NASA/JPL | What’s Up for November 2016: Venus, Jupiter, Saturn, Meteors
This month, learn where and when to look for Venus, Jupiter and Saturn. Plus, more meteor showers to enjoy.
What’s Up for November. Venus at sunset, Jupiter at dawn, your last evening glimpse of Saturn until spring and more meteors!
Hello and welcome. I’m Jane Houston Jones from NASA’s Jet Propulsion Laboratory in Pasadena, California.
From November 1st to 3rd catch gibbous Venus, the crescent moon and ringed Saturn together in the southwest sky just after sunset. Wake up before sunrise all month to see bright Jupiter above Spica, Virgo’s brightest star, shining in the east-southeast sky. Just before sunrise, you’ll see the waning crescent moon above Jupiter. On the following predawn mornings, through the 26th, the moon will be below Jupiter. November is a good time to try to spot Ceres, as it glides past the stars in the constellation Cetus the whale. Over the course of an evening or two, you will see the dwarf planet move relative to the background stars (through a telescope, that is).
This month, just like last month, there are three meteor showers: the Northern Taurids, the Leonids and the November Orionids. The slow, bright Taurids are visible before midnight for a week centered on November 12. The Leonids produced meteor storms of hundreds to thousands of meteors per hour at the peak each year from 1998 to 2002. This year they’ll be visible at their regular rates, perhaps 10 per hour. The November 17 Leonid peak falls just a few days after the full moon, obscuring all but the brightest of these swift meteors. The Orionids peak on November 28th. The constellation Orion is familiar to most skywatchers. The radiant is near Orion’s head.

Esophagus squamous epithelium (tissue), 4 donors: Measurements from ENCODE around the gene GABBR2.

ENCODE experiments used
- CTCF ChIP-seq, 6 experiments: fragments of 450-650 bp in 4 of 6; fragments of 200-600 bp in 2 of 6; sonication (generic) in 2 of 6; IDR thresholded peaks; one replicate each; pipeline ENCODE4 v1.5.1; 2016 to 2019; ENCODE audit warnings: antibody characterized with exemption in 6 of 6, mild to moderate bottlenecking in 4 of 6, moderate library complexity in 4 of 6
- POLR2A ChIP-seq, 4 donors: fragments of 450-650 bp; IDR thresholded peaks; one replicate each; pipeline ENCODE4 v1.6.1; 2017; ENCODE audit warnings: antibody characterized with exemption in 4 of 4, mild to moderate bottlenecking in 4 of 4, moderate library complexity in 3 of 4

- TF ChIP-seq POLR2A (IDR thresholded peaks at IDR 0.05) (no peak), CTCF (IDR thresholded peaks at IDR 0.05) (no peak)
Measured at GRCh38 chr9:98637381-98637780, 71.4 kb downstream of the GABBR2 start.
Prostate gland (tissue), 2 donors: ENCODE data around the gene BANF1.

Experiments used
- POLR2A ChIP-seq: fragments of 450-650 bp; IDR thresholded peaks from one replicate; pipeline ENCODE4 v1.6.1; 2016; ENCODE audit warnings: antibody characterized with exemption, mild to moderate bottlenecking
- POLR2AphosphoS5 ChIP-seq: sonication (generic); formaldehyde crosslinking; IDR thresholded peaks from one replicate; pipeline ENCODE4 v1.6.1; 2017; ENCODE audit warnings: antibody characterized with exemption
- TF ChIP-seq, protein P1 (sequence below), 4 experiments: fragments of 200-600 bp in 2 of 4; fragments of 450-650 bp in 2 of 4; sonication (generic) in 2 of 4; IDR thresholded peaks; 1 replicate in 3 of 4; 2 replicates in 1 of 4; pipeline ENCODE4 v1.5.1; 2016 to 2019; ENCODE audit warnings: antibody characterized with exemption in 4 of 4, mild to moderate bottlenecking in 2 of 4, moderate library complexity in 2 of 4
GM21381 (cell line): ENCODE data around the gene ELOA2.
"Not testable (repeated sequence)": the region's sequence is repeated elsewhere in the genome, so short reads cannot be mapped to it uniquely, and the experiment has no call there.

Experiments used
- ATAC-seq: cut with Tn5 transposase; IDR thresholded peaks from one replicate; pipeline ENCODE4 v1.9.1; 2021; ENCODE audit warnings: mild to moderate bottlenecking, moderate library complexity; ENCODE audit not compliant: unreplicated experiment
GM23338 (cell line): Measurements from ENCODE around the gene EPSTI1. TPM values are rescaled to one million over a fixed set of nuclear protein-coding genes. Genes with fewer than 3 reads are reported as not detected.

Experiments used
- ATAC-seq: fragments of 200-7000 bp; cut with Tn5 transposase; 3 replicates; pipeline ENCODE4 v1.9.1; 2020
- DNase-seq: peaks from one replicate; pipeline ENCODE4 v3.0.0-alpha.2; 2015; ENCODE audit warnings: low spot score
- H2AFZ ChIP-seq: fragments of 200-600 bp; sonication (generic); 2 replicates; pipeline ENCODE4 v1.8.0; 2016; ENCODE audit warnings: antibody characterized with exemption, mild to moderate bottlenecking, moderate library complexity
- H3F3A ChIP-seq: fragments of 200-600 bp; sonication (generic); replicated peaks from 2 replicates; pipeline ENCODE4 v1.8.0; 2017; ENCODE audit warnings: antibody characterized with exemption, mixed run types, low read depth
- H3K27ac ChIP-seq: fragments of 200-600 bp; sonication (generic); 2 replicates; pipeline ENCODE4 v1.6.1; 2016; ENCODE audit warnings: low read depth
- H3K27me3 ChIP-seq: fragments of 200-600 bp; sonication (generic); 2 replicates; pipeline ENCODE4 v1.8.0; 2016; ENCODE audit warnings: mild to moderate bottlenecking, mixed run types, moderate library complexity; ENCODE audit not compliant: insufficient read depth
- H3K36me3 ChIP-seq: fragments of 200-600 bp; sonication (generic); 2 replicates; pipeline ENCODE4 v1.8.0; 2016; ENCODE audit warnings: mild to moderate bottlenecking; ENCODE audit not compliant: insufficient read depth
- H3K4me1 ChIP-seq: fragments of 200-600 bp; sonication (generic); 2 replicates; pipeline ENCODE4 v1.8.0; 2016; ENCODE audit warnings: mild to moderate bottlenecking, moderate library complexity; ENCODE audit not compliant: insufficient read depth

Finally, we say a temporary farewell to Saturn at the end of the month, as it will pass through solar conjunction December 10th. It will reappear in the pre-dawn sky by the end of the year.
You can catch up on current missions such as NASA’s Dawn mission orbiting Ceres right now, Cassini orbiting Saturn and Juno orbiting Jupiter at http://www.nasa.gov.
That’s all for this month. I’m Jane Houston Jones.(c)2016 NASA-JPL-Caltech | SCVTV
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